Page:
God's denial of a perceiving heart admits of a double acceptation.
(1.) It implies only a bare denial of grace. Now it is not this denial that causes us to reject the means of grace, but the immediate sinfulness of the heart, 77.
(2.) It includes also a positive act of induration. Now God, without begetting any evil disposition in the heart, may
harden it to sin; first, By affording a general influence or concurrence to the persuasions or suggestions of Satan or sinful men, so far as they are natural acts, 79. Secondly, By disposing and offering such objects and occasions, which though good in themselves, yet concurring with a corrupt heart have a fitness to educe that
corruption into act, 79. Thirdly, By affording his concurrence to those motions that such objects and occasions stir up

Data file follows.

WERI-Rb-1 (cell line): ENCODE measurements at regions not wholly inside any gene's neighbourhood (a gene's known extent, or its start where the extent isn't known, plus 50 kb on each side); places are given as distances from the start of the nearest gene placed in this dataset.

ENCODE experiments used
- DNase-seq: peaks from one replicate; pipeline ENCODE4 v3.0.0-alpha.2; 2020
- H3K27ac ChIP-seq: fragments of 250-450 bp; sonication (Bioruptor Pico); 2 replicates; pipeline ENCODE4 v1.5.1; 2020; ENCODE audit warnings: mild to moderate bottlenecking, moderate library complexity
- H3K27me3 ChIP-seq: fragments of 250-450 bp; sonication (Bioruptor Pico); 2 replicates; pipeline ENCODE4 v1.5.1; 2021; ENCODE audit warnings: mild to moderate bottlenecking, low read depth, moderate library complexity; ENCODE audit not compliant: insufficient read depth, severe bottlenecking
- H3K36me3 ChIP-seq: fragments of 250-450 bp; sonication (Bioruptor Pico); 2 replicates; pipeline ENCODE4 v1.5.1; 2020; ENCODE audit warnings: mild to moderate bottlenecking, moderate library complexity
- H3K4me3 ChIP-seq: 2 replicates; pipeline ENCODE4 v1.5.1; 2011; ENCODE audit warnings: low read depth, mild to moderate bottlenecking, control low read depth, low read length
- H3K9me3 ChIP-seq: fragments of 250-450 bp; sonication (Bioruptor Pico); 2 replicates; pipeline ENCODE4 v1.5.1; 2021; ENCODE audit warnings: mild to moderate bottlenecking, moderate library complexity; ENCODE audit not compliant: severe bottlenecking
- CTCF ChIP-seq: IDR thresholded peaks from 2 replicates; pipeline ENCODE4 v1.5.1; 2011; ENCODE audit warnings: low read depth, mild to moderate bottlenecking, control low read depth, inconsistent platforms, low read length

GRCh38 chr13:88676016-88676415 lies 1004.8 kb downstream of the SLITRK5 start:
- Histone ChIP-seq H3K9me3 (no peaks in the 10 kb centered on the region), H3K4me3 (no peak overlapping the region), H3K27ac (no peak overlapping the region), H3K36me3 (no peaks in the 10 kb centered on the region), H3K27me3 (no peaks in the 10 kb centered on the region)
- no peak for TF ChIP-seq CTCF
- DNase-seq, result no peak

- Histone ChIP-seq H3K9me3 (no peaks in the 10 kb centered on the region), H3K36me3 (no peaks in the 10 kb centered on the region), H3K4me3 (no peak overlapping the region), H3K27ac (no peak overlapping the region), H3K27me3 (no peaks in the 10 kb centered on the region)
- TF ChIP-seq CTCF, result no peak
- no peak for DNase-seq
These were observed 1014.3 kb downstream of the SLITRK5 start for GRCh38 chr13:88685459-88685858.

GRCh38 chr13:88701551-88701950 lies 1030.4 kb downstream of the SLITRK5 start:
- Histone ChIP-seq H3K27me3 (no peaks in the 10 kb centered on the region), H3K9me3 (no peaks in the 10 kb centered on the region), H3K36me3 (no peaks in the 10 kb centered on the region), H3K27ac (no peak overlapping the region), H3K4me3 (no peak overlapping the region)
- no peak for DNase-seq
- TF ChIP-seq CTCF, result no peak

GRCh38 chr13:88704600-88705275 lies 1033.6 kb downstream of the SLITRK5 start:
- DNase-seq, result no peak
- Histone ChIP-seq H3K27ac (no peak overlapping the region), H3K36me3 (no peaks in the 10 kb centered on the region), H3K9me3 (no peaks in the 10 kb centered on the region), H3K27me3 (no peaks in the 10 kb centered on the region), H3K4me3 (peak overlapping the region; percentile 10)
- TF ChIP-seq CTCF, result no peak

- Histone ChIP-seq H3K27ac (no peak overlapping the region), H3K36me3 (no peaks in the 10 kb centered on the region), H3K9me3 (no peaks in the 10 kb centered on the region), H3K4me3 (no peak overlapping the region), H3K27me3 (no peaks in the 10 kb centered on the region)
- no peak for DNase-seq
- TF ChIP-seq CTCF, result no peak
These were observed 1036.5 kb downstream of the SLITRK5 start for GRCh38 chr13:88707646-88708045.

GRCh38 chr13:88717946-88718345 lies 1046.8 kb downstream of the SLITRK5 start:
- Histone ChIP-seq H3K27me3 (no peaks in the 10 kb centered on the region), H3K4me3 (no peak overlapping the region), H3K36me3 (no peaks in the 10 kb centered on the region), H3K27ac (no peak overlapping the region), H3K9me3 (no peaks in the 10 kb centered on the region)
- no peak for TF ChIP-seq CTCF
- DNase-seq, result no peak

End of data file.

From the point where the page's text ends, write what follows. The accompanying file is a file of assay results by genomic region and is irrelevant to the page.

in the soul, so far as they are positive and natural, 80.
IV. How God can justly reprehend men for not hearing nor perceiving, when upon his denial of an heart there is a necessity lying upon them to do neither, 81.
For clearing this, it is already shewn, that God's denial of an heart is not the cause of the necessity of the soul's not perceiving, but its own native hardness. Now this hardness is the immediate product of the sin of Adam, which was most free and voluntary; and every man is as really guilty of this sin, as he was really represented in Adam,
Application. Use 1. This doctrine speaks refutation to that opinion, that states a sufficiency of grace in the bare proposal of things to be believed and practised, 82.
Use 2. is of exhortation ; that in the enjoyment of the means of grace we should not terminate in the means, but look up to God, who alone is able to give an heart to im
prove them, 85.
But when the Comforter is come, whom I will send unto